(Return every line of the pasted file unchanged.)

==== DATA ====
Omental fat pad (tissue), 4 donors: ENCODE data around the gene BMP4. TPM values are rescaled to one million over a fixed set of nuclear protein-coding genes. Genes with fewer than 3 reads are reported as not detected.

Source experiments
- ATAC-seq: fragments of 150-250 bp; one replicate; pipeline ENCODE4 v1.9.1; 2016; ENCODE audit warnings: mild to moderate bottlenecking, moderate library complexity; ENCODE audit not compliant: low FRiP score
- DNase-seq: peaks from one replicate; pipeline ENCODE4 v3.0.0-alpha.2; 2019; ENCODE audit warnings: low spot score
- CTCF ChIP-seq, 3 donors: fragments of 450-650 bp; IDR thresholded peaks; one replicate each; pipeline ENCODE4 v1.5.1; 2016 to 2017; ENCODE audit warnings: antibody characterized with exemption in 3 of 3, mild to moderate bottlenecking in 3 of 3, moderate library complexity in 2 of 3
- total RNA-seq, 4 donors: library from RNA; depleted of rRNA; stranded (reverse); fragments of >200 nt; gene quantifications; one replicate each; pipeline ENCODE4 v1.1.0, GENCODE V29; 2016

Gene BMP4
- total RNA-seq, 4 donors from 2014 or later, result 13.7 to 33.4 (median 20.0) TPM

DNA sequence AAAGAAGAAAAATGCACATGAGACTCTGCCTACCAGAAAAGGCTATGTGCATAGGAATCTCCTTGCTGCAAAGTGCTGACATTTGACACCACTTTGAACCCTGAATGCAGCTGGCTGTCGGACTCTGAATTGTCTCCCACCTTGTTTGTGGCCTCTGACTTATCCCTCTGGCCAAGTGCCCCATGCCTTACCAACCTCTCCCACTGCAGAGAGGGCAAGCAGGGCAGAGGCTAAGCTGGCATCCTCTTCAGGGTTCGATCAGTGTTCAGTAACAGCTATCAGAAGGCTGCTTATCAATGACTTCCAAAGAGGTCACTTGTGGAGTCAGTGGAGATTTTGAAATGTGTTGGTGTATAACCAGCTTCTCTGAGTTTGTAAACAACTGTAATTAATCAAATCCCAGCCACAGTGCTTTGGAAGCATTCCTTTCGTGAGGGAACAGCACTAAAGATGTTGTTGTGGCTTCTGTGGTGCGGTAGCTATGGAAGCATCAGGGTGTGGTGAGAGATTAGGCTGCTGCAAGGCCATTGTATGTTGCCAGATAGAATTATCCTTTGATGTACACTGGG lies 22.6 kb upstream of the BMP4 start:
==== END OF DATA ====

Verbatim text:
Omental fat pad (tissue), 4 donors: ENCODE data around the gene BMP4. TPM values are rescaled to one million over a fixed set of nuclear protein-coding genes. Genes with fewer than 3 reads are reported as not detected.

Source experiments
- ATAC-seq: fragments of 150-250 bp; one replicate; pipeline ENCODE4 v1.9.1; 2016; ENCODE audit warnings: mild to moderate bottlenecking, moderate library complexity; ENCODE audit not compliant: low FRiP score
- DNase-seq: peaks from one replicate; pipeline ENCODE4 v3.0.0-alpha.2; 2019; ENCODE audit warnings: low spot score
- CTCF ChIP-seq, 3 donors: fragments of 450-650 bp; IDR thresholded peaks; one replicate each; pipeline ENCODE4 v1.5.1; 2016 to 2017; ENCODE audit warnings: antibody characterized with exemption in 3 of 3, mild to moderate bottlenecking in 3 of 3, moderate library complexity in 2 of 3
- total RNA-seq, 4 donors: library from RNA; depleted of rRNA; stranded (reverse); fragments of >200 nt; gene quantifications; one replicate each; pipeline ENCODE4 v1.1.0, GENCODE V29; 2016

Gene BMP4
- total RNA-seq, 4 donors from 2014 or later, result 13.7 to 33.4 (median 20.0) TPM

DNA sequence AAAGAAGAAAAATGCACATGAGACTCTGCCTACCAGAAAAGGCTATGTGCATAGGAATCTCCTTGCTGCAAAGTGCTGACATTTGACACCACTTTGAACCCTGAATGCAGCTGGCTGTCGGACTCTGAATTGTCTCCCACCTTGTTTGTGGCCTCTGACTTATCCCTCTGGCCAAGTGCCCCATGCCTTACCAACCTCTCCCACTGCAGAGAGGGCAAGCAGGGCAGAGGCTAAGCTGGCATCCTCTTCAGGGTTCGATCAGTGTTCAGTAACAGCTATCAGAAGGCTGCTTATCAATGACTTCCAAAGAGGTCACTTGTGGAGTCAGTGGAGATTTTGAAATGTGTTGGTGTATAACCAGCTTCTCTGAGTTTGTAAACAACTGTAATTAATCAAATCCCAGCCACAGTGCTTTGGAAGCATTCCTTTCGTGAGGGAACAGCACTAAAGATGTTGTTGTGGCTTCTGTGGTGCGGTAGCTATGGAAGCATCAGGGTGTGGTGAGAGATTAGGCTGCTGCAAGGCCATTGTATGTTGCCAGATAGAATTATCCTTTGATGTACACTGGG lies 22.6 kb upstream of the BMP4 start: